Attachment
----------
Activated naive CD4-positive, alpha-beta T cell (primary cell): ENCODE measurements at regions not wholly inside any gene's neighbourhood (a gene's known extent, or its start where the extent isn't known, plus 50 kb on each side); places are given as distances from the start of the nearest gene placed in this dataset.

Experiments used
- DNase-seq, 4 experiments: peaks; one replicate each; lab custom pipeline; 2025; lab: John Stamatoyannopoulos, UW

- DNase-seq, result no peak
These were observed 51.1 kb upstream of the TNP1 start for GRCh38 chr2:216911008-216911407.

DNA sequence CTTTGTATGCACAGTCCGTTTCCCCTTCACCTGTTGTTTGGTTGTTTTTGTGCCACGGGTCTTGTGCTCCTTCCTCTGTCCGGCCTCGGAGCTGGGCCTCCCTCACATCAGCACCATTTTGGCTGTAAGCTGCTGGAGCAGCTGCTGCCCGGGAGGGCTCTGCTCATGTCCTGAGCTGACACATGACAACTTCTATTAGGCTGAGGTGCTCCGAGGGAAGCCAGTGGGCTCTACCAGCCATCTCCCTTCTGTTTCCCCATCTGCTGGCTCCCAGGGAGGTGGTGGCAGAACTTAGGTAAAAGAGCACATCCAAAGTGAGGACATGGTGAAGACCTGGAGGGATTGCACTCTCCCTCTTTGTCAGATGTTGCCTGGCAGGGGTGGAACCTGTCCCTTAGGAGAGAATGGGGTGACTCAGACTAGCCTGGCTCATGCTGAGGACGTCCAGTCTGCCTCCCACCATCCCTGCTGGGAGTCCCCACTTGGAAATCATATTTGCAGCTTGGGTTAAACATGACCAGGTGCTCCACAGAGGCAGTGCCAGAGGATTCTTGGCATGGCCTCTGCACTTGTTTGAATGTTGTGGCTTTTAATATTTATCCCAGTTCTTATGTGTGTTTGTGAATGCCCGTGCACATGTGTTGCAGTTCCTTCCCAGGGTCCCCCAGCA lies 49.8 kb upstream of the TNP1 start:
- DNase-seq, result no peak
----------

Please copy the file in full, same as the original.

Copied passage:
Activated naive CD4-positive, alpha-beta T cell (primary cell): ENCODE measurements at regions not wholly inside any gene's neighbourhood (a gene's known extent, or its start where the extent isn't known, plus 50 kb on each side); places are given as distances from the start of the nearest gene placed in this dataset.

Experiments used
- DNase-seq, 4 experiments: peaks; one replicate each; lab custom pipeline; 2025; lab: John Stamatoyannopoulos, UW

- DNase-seq, result no peak
These were observed 51.1 kb upstream of the TNP1 start for GRCh38 chr2:216911008-216911407.

DNA sequence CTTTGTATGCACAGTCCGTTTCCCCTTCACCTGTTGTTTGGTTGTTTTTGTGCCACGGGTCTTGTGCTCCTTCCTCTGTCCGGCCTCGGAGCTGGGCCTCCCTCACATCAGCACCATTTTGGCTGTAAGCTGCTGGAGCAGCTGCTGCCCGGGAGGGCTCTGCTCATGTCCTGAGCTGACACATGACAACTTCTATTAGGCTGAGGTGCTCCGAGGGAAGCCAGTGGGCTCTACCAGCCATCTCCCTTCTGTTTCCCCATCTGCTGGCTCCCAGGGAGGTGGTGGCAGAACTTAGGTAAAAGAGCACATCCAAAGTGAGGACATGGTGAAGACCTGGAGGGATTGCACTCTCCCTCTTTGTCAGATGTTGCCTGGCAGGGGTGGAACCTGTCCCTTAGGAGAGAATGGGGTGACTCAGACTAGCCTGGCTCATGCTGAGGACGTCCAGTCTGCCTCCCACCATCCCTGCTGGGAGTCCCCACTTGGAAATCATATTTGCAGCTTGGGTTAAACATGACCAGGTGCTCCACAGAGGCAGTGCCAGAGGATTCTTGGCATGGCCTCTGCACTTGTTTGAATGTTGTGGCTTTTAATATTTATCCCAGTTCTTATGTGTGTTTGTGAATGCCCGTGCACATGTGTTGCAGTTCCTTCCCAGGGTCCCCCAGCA lies 49.8 kb upstream of the TNP1 start:
- DNase-seq, result no peak